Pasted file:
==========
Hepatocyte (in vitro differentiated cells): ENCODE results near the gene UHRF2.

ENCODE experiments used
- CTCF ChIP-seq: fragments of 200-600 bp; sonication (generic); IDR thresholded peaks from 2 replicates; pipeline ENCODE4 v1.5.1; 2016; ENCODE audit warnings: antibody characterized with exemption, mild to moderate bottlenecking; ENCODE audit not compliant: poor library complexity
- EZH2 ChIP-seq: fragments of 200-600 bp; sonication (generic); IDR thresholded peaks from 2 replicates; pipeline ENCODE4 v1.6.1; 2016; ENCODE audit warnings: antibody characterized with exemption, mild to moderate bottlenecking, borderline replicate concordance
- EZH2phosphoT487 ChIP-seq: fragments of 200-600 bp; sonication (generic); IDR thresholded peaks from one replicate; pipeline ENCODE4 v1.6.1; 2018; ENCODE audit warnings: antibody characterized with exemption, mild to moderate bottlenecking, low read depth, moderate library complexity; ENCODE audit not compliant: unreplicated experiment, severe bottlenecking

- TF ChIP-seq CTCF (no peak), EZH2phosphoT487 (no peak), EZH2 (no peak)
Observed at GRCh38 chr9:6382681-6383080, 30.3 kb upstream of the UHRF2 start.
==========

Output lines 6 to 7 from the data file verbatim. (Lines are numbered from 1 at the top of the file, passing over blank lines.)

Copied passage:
- TF ChIP-seq CTCF (no peak), EZH2phosphoT487 (no peak), EZH2 (no peak)
Observed at GRCh38 chr9:6382681-6383080, 30.3 kb upstream of the UHRF2 start.